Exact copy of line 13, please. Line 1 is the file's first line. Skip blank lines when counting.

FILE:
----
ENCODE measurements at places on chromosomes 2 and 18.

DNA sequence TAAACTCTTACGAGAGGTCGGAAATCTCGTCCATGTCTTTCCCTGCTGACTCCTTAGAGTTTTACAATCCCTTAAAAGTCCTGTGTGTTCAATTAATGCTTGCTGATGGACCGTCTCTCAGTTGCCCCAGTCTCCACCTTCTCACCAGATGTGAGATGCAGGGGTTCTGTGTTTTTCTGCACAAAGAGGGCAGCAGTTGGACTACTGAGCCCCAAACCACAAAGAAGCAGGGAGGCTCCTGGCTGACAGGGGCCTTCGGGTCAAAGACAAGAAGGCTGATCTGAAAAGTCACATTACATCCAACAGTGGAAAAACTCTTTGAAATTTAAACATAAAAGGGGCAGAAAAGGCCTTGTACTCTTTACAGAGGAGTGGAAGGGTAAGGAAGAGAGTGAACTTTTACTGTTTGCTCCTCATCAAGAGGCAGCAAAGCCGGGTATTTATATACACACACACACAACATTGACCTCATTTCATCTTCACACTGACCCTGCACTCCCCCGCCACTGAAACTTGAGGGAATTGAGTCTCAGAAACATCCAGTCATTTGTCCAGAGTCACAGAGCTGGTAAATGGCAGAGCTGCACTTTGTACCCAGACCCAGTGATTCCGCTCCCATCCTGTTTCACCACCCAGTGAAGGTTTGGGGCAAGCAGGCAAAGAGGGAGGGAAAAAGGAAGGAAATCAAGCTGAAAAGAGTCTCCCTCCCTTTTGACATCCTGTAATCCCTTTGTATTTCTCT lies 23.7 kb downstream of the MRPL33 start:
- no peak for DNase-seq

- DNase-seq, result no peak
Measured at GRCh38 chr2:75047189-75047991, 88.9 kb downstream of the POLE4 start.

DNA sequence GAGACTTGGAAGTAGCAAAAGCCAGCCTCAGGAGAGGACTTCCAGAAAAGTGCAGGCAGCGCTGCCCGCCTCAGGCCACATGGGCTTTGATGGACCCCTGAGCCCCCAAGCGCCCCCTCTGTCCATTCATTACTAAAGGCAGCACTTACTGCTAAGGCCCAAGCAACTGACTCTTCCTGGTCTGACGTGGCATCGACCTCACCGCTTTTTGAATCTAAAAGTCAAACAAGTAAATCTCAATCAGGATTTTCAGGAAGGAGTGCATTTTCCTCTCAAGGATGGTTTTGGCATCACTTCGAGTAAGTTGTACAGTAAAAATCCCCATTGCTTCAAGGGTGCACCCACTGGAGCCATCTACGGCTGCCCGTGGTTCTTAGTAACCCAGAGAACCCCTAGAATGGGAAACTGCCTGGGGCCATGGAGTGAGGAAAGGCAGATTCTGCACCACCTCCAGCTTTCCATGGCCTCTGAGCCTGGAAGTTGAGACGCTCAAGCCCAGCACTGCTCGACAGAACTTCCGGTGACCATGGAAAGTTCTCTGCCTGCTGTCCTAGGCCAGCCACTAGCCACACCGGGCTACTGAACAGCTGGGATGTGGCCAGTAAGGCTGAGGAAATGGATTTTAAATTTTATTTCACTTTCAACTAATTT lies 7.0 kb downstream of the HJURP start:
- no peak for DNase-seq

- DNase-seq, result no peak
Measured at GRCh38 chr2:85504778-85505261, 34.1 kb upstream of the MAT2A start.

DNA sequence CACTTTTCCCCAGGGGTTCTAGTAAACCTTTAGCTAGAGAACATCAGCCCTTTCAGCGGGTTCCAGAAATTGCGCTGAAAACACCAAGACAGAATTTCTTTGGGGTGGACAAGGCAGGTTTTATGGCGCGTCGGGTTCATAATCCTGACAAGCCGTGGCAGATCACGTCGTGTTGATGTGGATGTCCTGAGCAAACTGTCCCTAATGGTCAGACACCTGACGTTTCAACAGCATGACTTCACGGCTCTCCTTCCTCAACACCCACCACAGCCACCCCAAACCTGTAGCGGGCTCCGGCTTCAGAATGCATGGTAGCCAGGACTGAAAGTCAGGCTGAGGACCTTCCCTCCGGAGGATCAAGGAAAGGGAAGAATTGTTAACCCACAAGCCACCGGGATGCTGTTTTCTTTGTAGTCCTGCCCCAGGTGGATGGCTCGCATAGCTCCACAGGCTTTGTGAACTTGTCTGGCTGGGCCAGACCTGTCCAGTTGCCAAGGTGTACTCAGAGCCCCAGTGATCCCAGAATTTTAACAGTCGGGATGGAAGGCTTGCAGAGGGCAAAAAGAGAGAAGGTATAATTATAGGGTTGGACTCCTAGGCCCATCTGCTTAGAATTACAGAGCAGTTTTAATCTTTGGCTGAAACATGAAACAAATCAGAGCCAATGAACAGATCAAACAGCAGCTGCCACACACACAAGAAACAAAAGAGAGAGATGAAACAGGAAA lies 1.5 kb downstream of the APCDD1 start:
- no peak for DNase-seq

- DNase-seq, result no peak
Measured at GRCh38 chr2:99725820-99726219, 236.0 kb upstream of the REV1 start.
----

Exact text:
Measured at GRCh38 chr2:99725820-99726219, 236.0 kb upstream of the REV1 start.